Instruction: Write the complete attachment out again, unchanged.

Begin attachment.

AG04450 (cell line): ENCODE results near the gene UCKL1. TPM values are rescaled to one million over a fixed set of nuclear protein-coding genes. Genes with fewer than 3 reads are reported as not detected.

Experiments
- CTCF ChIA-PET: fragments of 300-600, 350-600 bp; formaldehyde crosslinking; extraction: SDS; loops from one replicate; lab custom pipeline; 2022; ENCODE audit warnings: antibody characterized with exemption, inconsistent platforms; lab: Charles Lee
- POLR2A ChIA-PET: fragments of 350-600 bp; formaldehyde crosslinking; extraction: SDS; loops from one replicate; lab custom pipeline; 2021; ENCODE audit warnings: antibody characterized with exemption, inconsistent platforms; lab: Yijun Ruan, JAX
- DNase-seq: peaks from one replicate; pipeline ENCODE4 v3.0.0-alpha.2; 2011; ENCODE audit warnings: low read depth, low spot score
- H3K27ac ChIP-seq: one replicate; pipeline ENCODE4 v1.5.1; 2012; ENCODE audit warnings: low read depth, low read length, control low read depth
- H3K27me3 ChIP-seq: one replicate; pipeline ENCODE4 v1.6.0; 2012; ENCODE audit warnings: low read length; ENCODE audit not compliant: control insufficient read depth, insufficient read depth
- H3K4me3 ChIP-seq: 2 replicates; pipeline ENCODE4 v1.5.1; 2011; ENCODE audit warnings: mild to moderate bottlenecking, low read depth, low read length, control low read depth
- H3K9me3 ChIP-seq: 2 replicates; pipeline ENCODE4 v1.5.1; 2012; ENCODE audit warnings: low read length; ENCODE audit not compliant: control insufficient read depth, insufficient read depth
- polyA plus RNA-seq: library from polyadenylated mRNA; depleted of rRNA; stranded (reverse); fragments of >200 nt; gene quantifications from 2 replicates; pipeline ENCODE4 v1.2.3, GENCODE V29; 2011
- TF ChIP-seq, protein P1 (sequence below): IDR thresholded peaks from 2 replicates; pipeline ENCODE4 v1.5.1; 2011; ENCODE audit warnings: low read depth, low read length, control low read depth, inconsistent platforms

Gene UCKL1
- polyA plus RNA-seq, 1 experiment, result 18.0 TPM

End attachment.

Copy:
AG04450 (cell line): ENCODE results near the gene UCKL1. TPM values are rescaled to one million over a fixed set of nuclear protein-coding genes. Genes with fewer than 3 reads are reported as not detected.

Experiments
- CTCF ChIA-PET: fragments of 300-600, 350-600 bp; formaldehyde crosslinking; extraction: SDS; loops from one replicate; lab custom pipeline; 2022; ENCODE audit warnings: antibody characterized with exemption, inconsistent platforms; lab: Charles Lee
- POLR2A ChIA-PET: fragments of 350-600 bp; formaldehyde crosslinking; extraction: SDS; loops from one replicate; lab custom pipeline; 2021; ENCODE audit warnings: antibody characterized with exemption, inconsistent platforms; lab: Yijun Ruan, JAX
- DNase-seq: peaks from one replicate; pipeline ENCODE4 v3.0.0-alpha.2; 2011; ENCODE audit warnings: low read depth, low spot score
- H3K27ac ChIP-seq: one replicate; pipeline ENCODE4 v1.5.1; 2012; ENCODE audit warnings: low read depth, low read length, control low read depth
- H3K27me3 ChIP-seq: one replicate; pipeline ENCODE4 v1.6.0; 2012; ENCODE audit warnings: low read length; ENCODE audit not compliant: control insufficient read depth, insufficient read depth
- H3K4me3 ChIP-seq: 2 replicates; pipeline ENCODE4 v1.5.1; 2011; ENCODE audit warnings: mild to moderate bottlenecking, low read depth, low read length, control low read depth
- H3K9me3 ChIP-seq: 2 replicates; pipeline ENCODE4 v1.5.1; 2012; ENCODE audit warnings: low read length; ENCODE audit not compliant: control insufficient read depth, insufficient read depth
- polyA plus RNA-seq: library from polyadenylated mRNA; depleted of rRNA; stranded (reverse); fragments of >200 nt; gene quantifications from 2 replicates; pipeline ENCODE4 v1.2.3, GENCODE V29; 2011
- TF ChIP-seq, protein P1 (sequence below): IDR thresholded peaks from 2 replicates; pipeline ENCODE4 v1.5.1; 2011; ENCODE audit warnings: low read depth, low read length, control low read depth, inconsistent platforms

Gene UCKL1
- polyA plus RNA-seq, 1 experiment, result 18.0 TPM